Jacob Armel Kiester arrived in Faribault County in 1857, and began a lifetime of public service. He was county surveyor, register of deeds, county attorney, court commissioner, state representative, state senator, and, for over twenty years, probate judge.
In the 1890s, Kiester began writing a history of the county. The first volume, covering events to 1879, was published in 1896. He was nearly finished with the second when he died in 1904. Relying on public records and old newspapers, he described events year-by-year. Twenty-two of Kiester's yearly accounts constitute this article.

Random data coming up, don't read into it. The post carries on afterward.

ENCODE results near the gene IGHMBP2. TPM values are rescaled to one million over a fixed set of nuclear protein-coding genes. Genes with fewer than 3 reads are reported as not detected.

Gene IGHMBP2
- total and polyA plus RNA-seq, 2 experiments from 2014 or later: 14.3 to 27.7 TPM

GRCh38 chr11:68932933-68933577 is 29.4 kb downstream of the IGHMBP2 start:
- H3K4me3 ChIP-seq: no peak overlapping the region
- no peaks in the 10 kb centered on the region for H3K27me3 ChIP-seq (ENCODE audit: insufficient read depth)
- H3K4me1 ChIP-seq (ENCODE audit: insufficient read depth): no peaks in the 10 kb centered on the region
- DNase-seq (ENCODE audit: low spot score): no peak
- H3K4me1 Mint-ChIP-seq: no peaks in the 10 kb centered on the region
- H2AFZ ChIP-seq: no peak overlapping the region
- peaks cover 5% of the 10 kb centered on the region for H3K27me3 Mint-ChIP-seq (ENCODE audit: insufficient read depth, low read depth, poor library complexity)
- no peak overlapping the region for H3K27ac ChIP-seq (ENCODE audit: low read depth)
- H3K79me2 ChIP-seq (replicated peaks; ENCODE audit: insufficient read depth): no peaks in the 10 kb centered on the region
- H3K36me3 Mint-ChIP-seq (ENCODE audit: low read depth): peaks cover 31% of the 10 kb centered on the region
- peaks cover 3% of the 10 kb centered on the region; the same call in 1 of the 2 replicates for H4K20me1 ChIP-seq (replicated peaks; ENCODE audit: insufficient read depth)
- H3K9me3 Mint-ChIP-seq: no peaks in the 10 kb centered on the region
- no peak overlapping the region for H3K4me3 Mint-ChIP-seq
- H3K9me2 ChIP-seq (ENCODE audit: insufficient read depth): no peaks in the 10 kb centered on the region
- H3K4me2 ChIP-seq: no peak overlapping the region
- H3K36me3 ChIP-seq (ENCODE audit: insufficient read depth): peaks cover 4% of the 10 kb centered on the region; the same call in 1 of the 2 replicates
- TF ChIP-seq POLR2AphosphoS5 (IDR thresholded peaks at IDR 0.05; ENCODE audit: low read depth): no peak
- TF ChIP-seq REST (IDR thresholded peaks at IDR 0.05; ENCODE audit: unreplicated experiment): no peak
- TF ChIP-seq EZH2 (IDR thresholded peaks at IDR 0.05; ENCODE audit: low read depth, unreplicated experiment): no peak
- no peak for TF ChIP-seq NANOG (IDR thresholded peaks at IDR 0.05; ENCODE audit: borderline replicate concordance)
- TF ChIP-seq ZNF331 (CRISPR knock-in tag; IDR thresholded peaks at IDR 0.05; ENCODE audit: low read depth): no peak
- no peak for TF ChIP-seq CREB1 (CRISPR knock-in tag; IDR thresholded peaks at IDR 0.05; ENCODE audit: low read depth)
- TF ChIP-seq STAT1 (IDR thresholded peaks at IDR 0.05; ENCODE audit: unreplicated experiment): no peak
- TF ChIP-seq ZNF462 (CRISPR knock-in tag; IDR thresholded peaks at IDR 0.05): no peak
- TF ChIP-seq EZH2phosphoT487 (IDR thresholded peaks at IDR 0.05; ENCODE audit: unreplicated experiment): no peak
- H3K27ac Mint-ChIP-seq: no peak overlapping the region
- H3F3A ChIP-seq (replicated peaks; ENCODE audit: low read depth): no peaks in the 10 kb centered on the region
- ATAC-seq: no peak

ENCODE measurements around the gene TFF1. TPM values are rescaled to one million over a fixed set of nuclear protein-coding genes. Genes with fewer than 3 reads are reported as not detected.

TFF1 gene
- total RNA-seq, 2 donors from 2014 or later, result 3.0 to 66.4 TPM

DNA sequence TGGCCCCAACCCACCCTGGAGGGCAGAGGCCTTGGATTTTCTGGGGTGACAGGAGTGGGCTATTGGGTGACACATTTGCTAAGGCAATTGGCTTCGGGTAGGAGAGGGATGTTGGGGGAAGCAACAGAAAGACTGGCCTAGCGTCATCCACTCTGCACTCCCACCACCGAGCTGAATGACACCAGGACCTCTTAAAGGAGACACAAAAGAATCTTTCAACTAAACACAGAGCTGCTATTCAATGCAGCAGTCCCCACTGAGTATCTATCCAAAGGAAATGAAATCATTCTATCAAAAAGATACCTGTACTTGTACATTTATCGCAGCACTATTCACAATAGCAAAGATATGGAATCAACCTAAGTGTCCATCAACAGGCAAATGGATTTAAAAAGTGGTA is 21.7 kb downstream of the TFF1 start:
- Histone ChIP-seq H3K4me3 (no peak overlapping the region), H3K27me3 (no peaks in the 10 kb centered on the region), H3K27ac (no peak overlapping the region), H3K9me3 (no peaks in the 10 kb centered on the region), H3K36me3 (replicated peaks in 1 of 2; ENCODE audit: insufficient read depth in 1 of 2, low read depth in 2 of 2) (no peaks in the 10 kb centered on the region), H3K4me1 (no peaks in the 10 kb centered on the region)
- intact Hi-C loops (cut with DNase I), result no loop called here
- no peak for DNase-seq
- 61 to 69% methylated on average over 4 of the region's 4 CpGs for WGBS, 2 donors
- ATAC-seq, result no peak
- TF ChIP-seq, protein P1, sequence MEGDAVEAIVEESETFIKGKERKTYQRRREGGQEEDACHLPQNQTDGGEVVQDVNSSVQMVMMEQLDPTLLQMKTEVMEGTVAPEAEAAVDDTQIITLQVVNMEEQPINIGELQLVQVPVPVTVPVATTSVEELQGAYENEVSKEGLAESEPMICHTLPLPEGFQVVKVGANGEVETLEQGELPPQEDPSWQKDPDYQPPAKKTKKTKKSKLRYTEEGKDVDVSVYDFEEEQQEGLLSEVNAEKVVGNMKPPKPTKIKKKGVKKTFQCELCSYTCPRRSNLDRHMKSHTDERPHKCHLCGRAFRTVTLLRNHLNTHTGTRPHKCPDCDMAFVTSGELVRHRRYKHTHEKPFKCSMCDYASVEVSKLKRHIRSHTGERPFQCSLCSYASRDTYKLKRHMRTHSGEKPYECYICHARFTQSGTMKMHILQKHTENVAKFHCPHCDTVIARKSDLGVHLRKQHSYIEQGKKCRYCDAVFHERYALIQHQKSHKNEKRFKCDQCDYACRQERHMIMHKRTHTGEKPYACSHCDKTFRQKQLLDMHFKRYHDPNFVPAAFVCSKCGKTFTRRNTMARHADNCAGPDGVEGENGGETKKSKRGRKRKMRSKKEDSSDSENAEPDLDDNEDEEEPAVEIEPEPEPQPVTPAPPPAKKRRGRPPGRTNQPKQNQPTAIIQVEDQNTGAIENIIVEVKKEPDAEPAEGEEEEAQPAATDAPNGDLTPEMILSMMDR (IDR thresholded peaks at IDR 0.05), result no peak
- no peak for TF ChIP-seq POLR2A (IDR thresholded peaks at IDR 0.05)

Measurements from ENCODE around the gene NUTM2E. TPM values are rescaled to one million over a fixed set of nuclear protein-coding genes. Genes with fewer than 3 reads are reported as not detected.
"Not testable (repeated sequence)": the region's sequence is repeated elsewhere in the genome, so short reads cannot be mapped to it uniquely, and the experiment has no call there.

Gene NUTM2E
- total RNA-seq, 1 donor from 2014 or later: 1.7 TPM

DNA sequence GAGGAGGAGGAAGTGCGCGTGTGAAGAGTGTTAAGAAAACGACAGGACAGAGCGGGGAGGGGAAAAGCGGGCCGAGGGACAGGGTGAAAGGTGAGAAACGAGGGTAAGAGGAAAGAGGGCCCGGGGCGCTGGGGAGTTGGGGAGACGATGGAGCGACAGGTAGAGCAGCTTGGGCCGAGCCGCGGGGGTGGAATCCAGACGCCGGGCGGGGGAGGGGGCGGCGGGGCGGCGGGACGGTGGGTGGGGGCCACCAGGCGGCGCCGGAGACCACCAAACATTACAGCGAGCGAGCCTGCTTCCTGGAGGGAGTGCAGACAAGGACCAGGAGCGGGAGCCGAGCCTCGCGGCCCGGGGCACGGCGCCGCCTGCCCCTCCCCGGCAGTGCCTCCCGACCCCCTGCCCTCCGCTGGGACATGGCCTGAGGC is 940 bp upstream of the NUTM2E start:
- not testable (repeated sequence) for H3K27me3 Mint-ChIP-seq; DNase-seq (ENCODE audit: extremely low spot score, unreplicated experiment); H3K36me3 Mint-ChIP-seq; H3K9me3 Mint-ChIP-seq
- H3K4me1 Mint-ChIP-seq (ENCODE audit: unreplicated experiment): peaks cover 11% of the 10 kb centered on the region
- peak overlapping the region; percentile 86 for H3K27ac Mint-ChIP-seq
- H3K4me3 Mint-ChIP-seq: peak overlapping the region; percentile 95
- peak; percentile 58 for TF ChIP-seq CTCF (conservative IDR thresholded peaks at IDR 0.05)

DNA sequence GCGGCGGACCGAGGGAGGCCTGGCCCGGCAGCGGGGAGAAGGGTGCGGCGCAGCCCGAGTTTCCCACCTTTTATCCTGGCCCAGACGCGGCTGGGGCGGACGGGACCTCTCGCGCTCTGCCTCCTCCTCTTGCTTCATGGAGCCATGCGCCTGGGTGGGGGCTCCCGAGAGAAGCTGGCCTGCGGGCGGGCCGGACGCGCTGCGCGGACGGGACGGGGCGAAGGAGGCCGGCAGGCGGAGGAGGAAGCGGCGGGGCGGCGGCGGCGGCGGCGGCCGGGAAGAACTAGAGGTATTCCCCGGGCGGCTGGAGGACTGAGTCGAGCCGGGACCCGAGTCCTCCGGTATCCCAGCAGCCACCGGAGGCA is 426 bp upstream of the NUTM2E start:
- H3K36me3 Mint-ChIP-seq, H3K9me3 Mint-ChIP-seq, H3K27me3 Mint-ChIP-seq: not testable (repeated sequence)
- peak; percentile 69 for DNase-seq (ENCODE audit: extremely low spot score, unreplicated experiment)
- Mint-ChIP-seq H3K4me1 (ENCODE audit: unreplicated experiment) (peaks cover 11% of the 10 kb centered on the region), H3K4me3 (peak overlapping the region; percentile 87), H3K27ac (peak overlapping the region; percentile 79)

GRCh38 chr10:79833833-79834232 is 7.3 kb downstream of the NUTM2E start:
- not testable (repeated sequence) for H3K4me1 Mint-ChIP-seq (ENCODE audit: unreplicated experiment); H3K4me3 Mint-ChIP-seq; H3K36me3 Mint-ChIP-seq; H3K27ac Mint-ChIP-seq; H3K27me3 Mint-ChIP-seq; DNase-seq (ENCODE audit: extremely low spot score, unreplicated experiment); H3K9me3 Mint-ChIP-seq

Like other local historians, he profiled judges, lawyers, and a few crimes and trials. He also tallied the cases on the district court's trial calendars, noting that civil cases exceeded criminal by a multiple of ten or more.
He was a shrewd observer of lawyers. For 1872, he inserted some thoughts about "The Legal Profession." He saw that reform in legal education, admission standards and ethics was needed.
He departed from the conventional county history by inserting a humorous story about courts or lawyers immediately following each account of a court session. These anecdotes did not arise in Faribault County but were probably taken from several of the many anthologies about lawyers published in the nineteenth century.